Full details of the United Democracy Fund’s spending on the 3rd District ran are not currently available on the Federal Election Commission website.

State Sen. Clarence K. Lam (D-Howard and Anne Arundel) remains third in the money chase, pulling in $96,257.18 between April 1 and April 24 and finishing with $131,648.70 in the bank after spending $469,654.71. Overall he has raised $736,126.05 for the race since becoming a candidate last fall.

Only one other 3rd District Democrat in the 22-candidate field had a six-figure campaign war chest as of April 24, and it wasn’t any of the three other state lawmakers in the race. That distinction belonged to Aisha Khan, a child care center owner who dropped $115,000 of her own money into the campaign between April 1 and April 24. She reported $155,282.99 on hand.

6th congressional district

April McClain Delaney, a former U.S. Commerce Department official and top-spending candidate in the Democratic primary to replace Trone, dropped another half million dollars of her own money into the race between April 1 and April 24. In all, Delaney has raised $1,940,409, including $1,050,000 from her own pocket, and has spent $1,173,254.29 on the campaign through April 24. She had $767,154.71 on hand.

Del. Joe Vogel (D-Montgomery), considered by many political professionals to be the other leading Democrat in the field, reported raising $75,855.26 in the 3 1/2-week reporting period, and spending $193,332.86 during that time. He has raised $686,545.58 and spent $569,511.86 overall, and had $117,113.72 in his campaign account as of April 24.

Hagerstown Mayor Takesha Martinez has been another leading fundraiser in the Democratic primary, but her pre-primary report on financial activities in April was not posted on the FEC report as of Friday morning.

The Republican race is largely thought to be a three-way race between former Del. Neil C. Parrott, who was the two-time Republican nominee against Trone, former Del. Dan Cox, the party’s 2022 standard-bearer for governor, and Tom Royals, a business development manager and Navy veteran.

Royals has led the way on the fundraising throughout this campaign, though he and Parrott essentially tied on their take for the recent short reporting period.

Royals brought in $55,434.65 between April 1 and April 24 and has raised $521,197.17 overall. He spent $79,791.46 during the reporting period and has spent $448,465.48 in total. He had $72,731.69 in the bank on April 24.

Parrott raised $53,139.80, bringing his total for the campaign to $346,607.58. He banked $163,131.10 on April 24 after spending $15,504.24 in the previous 3 1/2 weeks. He has spent $249,765.11 overall.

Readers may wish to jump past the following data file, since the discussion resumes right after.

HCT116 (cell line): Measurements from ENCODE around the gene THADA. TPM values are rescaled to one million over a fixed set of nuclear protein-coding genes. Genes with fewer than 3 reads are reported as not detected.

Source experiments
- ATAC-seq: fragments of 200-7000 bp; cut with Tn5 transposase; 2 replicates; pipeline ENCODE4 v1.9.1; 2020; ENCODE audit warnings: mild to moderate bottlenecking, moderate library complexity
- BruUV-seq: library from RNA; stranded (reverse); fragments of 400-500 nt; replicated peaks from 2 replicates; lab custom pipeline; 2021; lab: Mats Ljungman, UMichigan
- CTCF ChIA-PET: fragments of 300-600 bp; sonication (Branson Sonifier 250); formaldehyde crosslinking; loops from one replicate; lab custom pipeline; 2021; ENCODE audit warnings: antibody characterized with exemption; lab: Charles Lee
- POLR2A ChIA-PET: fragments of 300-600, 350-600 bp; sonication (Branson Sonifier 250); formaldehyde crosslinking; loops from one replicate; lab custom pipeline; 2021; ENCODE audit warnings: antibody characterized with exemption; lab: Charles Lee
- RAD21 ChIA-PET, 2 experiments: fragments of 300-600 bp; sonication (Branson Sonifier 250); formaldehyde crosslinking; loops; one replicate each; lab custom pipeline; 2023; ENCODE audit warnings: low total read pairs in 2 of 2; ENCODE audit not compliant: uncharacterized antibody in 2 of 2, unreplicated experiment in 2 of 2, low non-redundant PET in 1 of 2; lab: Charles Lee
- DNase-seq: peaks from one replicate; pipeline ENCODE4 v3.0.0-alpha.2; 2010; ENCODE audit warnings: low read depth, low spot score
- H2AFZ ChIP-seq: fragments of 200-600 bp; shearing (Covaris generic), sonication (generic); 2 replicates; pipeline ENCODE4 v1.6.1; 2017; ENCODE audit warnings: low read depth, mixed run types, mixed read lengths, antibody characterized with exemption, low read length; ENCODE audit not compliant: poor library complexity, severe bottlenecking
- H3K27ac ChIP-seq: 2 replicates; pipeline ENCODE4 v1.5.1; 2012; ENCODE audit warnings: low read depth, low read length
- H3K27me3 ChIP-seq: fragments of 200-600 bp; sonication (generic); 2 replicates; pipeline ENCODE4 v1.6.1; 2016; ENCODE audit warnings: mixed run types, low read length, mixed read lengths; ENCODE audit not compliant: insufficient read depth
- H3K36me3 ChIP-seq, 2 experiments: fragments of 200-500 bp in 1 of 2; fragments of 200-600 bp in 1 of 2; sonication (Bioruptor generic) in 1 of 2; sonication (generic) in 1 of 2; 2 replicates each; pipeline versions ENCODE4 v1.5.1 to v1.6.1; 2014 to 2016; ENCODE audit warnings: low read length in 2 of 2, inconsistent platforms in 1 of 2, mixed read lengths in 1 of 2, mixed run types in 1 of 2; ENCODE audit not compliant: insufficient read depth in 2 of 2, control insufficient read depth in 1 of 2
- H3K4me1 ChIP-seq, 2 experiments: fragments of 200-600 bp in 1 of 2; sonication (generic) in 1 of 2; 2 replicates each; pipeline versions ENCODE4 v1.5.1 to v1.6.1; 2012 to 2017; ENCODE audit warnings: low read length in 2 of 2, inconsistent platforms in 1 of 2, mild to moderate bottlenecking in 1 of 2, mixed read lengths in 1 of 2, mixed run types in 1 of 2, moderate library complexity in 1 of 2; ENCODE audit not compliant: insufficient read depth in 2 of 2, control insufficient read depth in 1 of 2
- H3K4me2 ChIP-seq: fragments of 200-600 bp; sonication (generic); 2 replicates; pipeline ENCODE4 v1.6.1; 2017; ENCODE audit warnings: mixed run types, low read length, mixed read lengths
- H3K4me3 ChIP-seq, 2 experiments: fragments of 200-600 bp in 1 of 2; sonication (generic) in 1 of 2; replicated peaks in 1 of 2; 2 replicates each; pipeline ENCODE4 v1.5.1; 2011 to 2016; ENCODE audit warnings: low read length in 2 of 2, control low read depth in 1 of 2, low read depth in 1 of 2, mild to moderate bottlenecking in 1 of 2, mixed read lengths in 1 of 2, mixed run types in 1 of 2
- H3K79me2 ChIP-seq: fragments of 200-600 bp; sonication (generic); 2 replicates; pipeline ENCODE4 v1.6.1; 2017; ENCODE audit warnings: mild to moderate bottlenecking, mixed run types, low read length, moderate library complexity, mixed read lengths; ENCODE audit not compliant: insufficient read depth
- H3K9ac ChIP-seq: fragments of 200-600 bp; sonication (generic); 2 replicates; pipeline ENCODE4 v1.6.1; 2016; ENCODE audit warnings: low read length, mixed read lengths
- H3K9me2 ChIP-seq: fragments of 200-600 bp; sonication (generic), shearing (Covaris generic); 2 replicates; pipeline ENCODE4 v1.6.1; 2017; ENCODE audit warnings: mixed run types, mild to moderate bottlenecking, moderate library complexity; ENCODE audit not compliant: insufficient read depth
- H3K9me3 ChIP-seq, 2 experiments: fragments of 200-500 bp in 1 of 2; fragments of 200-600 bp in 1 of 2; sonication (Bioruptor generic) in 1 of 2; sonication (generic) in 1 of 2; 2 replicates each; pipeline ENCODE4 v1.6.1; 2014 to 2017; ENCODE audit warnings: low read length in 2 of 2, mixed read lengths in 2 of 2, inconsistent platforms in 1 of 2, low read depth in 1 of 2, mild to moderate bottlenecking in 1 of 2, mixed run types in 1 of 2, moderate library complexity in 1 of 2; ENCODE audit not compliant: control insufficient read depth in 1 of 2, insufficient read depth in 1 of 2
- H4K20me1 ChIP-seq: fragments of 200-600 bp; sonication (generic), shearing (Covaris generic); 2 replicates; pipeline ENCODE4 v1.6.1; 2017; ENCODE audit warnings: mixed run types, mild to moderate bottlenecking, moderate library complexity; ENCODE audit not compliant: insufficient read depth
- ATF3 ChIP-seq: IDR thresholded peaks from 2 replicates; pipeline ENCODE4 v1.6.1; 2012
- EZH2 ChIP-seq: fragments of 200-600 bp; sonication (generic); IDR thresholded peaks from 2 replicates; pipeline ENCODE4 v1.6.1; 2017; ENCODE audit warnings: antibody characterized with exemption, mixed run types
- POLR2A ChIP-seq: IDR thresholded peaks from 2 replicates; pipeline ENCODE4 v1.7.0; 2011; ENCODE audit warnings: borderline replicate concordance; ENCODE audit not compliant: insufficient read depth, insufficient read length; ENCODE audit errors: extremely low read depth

Cox has lagged on the fundraising support, despite his ties to former President Donald Trump, who appeared at a fundraiser for him at his Mar-a-Lago beach club in Florida during the 2022 campaign. Cox brought in $12,845.25 during the first 3 1/2 weeks of April for a total of $123,311.79 this election, a take that includes $3,000 from his own pocket. He had $23,425.97 in the bank on April 24 after spending $99,885.82 since becoming a candidate.

Whomever emerges from the primaries, the general election is expected to be competitive, with Democrats retaining a slight edge.

2nd congressional district

Baltimore County Executive Johnny Olszewski Jr. (D), the heavy favorite to replace retiring 11-term Rep. Dutch Ruppersberger (D), is also the strong leader in fundraising. He took in $104,010 in April alone, and has raised $836,745.48 since becoming a candidate. He spent $259,746.65 between April 1 and April 24 and retained $603,406.62 in his campaign account. Overall, he has spent $493,085.51.

Olszewski’s top Democratic primary opponent, Del. Harry Bhandari (D-Baltimore County), raised $47,083 during the latest fundraising period and has collected $180,598.22 overall. He had $31,769.89 in his war chest on April 24.

The leading Republican in the race is MAGA radio personality Kim Klacik, who raised close to $9 million for a long shot bid in the 7th District in 2020. But this time her fundraising has yet to kick in. She reported raising $8,640.37 during this April reporting period and just $38,446.92 since becoming a candidate. She had $12,337.59 on hand as of April 24.

The story has been updated to show that Sen. Rick Scott (R-Fla.) is the biggest self-funder in Senate race history.

Disclosure: The David and June Trone Family Foundation was a financial supporter of Maryland Matters in 2017 and 2018.


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Trone continues record-setting spending blitz